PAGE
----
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Ocean Scientist Calls Extent of DDT Dumping in Pacific ‘Staggering’


In this 2011 image provided by the University of California Santa Barbara, a barrel sits on the seafloor near the coast of Catalina Island, California. (David Valentine/UC Santa Barbara / RV Jason, via AP)
Ocean Scientist Calls Extent of DDT Dumping in Pacific ‘Staggering’
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Southern California’s Catalina Island is a popular destination for nature lovers. It is reachable by boat from Los Angeles and San Diego. With just one city, most of the small island is a government-protected wild area.

But, a report last October in the Los Angeles Times newspaper raised public concern about the water surrounding Catalina.

The newspaper discovered that industrial companies for years had been dumping the insect poison DDT into the ocean near Catalina. The practice began in the 1940s and ended in the 1970s.

The newspaper report led to a search and study of the area by scientists at the Scripps Institution of Oceanography at the University of California San Diego (UCSD).

In this March 2021 image provided by Scripps Institution of Oceanography at UC San Diego, the research Vessel Sally Ride is seen off the coast of Santa Catalina Island, California. (Scripps Institution of Oceanography at UC San Diego via AP)
In this March 2021 image provided by Scripps Institution of Oceanography at UC San Diego, the research Vessel Sally Ride is seen off the coast of Santa Catalina Island, California. (Scripps Institution of Oceanography at UC San Diego via AP)

The research team discovered about 25,000 large containers, or barrels, below the surface of the Pacific Ocean. The scientists suspect the barrels hold DDT, and other chemicals used to make the poison.

Eric Terrill leads the Scripps program that worked on the project. He said the barrels were spread over a very large area. That finding was a “surprise,” Terrill said.

The Scripps examination also showed the companies responsible for the chemical dump disobeyed rules about where to place the barrels.

The researchers mapped about 15,000 hectares of ocean floor where past studies had shown evidence of poisonous chemicals. The area lies between coastal Los Angeles and Catalina.

The long-term effect on ocean life and humans is still unknown, said Scripps chemical oceanographer and professor of earth sciences Lihini Aluwihare. She was not connected to the study. But, in 2015, she co-wrote another study that found high amounts of DDT and other chemicals in the blubber, or fat, of bottlenose dolphins.

Aluwihare said some studies among humans show that DDT-linked health problems have been passed from parents to children. So she said, it is possible than non-human animals will do the same.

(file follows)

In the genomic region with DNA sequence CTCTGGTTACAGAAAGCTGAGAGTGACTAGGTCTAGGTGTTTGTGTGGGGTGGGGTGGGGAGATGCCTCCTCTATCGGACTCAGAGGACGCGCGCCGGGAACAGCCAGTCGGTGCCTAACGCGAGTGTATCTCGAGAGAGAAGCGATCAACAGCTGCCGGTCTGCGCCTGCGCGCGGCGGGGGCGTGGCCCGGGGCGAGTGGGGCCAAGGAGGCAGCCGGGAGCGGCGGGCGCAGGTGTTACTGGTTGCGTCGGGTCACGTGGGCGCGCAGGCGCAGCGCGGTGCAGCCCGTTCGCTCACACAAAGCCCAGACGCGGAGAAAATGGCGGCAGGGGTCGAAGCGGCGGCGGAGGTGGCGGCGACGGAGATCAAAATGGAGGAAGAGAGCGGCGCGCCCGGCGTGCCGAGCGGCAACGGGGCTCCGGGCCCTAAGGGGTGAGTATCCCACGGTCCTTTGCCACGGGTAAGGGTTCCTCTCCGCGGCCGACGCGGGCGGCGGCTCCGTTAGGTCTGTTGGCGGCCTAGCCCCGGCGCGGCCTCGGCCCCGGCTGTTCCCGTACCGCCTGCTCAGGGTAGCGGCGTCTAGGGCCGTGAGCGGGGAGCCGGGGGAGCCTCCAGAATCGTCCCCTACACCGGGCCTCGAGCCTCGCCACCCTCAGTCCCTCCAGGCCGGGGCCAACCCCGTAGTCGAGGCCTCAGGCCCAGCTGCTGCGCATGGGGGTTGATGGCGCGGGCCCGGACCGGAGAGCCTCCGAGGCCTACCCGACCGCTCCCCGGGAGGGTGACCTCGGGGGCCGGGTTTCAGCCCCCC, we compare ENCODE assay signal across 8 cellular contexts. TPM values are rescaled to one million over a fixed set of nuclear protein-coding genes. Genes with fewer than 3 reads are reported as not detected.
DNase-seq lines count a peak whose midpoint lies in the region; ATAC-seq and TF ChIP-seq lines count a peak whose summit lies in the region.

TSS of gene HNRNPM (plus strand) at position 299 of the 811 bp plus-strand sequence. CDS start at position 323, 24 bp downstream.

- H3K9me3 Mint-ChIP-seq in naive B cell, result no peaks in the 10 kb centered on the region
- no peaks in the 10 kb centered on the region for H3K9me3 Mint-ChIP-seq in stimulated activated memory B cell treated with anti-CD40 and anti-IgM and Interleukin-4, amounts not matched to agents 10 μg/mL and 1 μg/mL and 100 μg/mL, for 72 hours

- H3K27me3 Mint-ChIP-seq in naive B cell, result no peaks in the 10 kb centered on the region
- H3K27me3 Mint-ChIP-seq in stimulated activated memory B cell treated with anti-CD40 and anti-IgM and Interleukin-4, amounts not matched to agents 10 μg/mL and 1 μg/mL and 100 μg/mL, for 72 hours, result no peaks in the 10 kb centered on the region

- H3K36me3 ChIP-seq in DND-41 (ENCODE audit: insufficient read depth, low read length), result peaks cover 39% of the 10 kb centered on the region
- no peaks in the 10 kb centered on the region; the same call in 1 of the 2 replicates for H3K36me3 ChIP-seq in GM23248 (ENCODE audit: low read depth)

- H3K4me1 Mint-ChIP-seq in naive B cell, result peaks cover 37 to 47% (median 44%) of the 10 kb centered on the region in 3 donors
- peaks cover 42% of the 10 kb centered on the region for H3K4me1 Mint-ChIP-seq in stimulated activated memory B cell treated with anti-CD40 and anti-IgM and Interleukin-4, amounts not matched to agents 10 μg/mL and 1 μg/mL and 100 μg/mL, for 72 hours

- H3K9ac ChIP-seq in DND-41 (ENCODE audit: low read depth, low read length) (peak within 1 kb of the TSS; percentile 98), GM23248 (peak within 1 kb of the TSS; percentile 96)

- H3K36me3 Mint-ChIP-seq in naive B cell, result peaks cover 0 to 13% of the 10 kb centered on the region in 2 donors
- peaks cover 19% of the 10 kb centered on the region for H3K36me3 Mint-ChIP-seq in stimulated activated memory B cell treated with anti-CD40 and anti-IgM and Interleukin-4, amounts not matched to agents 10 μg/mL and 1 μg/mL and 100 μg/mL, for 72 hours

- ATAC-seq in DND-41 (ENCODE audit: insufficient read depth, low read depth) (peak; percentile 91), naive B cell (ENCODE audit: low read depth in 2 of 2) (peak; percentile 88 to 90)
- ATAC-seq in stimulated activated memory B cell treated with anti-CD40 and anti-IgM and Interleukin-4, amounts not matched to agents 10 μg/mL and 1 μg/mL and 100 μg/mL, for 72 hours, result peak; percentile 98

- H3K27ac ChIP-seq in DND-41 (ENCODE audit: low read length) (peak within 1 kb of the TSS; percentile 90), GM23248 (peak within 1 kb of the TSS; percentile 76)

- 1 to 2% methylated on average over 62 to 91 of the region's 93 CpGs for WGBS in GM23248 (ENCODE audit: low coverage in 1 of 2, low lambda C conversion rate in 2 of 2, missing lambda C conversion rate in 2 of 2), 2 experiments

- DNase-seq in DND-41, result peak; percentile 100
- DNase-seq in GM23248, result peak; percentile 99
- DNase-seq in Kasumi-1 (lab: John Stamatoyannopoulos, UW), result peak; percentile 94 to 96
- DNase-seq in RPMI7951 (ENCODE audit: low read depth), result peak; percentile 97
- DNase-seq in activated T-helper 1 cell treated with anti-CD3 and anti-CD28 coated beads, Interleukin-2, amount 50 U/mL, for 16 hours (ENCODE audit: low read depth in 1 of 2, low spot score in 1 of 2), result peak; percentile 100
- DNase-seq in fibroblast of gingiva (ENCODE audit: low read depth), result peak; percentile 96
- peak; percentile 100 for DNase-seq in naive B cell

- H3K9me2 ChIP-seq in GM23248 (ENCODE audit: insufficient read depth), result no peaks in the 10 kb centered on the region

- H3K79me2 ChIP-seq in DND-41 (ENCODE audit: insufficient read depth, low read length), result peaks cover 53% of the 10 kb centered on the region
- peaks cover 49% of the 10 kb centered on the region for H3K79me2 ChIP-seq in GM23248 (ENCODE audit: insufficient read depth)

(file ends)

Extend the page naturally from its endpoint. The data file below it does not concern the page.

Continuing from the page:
Eric Terrill briefed lawmakers on the findings last week. California Senator Dianne Feinstein wants the companies responsible to be punished.

“Simply put,” she said, “this is one of the biggest environmental threats on the West Coast.” She noted that the problem is made especially complex because the barrels are so deep in the ocean and there are few records about the dumps. The lawmaker also noted that the Scripps team’s findings may represent only a small part of the total dumped material.

In this March 2021 image provided by Scripps Institution of Oceanography at UC San Diego, researchers aboard the research vessel Sally Ride recover a robtic underwater vehicle off the coast of Southern California. (Scripps Institution of Oceanography at UC San Diego via AP)
In this March 2021 image provided by Scripps Institution of Oceanography at UC San Diego, researchers aboard the research vessel Sally Ride recover a robtic underwater vehicle off the coast of Southern California. (Scripps Institution of Oceanography at UC San Diego via AP)

DDT was widely used around the world to kill insects that hurt crops and carry disease.

But the U.S. government banned the chemical in 1972 after it was found to be harmful to humans. Most other countries did the same.

DDT has been found in several ocean animals off the Southern California coast. Earlier research shows the poison causes cancer in sea lions.

Now, the scientists will further study some of the barrels and the bottom of the ocean where they were found.

Diana Aga is a chemistry professor at the University of Buffalo. If the barrels are leaking, she said, the amount of the chemical in the area would be “shocking.”

"There's a lot of DDT at the bottom of the ocean,” Aga said. But, she said if the barrels have not leaked, they could be moved to a safer area.

The Scripps Institution of Oceanography study took place from March 10 to March 24. The researchers said they did the study as a way to aid clean-up efforts.

I’m Caty Weaver.

Julie Watson wrote this story for The Associated Press. Dan Friedell adapted it for Learning English. Caty Weaver was the editor.

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Words in This Story

destination –n. a place to which a person is going or something is being sent​

staggering –adj. very large, shocking, or surprising

dump –v. to get rid of (waste or garbage) especially in a secret and illegal way

practice –n. something that is done often or regularly​

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